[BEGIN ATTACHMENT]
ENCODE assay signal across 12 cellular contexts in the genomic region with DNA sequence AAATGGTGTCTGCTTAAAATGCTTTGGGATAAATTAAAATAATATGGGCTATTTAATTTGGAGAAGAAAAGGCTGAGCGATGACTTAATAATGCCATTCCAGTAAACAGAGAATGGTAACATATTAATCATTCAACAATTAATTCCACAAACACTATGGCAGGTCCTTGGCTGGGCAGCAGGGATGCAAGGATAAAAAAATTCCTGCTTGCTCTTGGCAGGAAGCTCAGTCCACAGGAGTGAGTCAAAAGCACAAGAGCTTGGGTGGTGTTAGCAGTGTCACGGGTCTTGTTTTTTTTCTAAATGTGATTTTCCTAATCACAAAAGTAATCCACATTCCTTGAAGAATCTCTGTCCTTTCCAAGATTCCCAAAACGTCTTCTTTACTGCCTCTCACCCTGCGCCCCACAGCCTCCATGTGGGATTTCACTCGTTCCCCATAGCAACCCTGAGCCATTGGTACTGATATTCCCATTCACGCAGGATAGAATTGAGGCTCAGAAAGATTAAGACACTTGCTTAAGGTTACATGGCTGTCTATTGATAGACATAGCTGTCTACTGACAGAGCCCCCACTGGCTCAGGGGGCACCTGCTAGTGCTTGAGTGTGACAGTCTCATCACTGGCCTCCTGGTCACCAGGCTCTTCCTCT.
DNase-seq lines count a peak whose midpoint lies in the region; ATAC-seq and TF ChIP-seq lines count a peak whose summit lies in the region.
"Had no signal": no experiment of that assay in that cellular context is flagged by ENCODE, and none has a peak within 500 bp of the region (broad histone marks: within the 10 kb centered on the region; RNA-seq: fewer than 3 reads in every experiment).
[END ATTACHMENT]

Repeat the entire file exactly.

ENCODE assay signal across 12 cellular contexts in the genomic region with DNA sequence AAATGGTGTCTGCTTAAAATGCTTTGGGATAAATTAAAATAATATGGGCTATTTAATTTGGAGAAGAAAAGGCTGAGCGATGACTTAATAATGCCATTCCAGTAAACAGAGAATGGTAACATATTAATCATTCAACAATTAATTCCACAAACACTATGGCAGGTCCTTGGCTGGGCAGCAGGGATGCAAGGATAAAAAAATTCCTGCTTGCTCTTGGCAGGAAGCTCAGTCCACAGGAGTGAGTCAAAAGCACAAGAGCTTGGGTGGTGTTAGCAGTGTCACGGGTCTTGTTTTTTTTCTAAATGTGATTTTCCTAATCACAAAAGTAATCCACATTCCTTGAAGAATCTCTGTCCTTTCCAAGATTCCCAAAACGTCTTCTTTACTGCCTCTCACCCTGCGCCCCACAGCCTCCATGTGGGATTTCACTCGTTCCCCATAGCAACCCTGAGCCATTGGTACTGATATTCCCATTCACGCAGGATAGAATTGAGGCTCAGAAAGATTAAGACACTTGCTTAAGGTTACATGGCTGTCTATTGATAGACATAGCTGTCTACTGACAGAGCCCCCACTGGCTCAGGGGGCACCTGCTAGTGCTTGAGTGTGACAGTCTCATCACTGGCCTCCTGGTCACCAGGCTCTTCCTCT.
DNase-seq lines count a peak whose midpoint lies in the region; ATAC-seq and TF ChIP-seq lines count a peak whose summit lies in the region.
"Had no signal": no experiment of that assay in that cellular context is flagged by ENCODE, and none has a peak within 500 bp of the region (broad histone marks: within the 10 kb centered on the region; RNA-seq: fewer than 3 reads in every experiment).